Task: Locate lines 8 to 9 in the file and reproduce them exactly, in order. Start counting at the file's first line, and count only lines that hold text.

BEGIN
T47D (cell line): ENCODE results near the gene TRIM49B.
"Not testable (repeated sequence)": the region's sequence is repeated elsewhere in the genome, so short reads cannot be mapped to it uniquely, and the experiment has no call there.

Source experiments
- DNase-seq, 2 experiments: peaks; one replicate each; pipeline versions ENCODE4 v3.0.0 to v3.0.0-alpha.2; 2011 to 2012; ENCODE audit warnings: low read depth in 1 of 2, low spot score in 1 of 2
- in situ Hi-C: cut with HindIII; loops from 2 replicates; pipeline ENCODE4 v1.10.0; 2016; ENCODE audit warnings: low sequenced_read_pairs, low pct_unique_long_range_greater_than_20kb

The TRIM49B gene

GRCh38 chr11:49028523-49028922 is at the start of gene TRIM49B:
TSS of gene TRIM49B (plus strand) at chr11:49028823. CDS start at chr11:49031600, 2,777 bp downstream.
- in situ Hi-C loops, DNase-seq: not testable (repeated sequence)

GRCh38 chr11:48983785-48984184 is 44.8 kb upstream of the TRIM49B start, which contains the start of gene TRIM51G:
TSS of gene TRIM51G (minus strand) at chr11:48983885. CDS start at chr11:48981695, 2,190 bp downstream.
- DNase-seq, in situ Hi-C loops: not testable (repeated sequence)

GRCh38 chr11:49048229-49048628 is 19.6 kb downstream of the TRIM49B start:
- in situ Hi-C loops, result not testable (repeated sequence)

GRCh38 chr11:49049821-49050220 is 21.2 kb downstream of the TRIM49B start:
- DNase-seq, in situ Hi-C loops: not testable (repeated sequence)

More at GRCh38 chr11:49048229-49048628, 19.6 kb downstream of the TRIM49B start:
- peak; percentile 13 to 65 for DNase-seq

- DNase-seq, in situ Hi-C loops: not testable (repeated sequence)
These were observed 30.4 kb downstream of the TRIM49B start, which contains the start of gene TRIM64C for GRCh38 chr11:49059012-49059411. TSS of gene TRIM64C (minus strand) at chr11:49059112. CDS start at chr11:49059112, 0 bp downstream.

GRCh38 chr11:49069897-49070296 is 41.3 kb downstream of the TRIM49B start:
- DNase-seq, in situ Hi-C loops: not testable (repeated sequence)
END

TSS of gene TRIM49B (plus strand) at chr11:49028823. CDS start at chr11:49031600, 2,777 bp downstream.
- in situ Hi-C loops, DNase-seq: not testable (repeated sequence)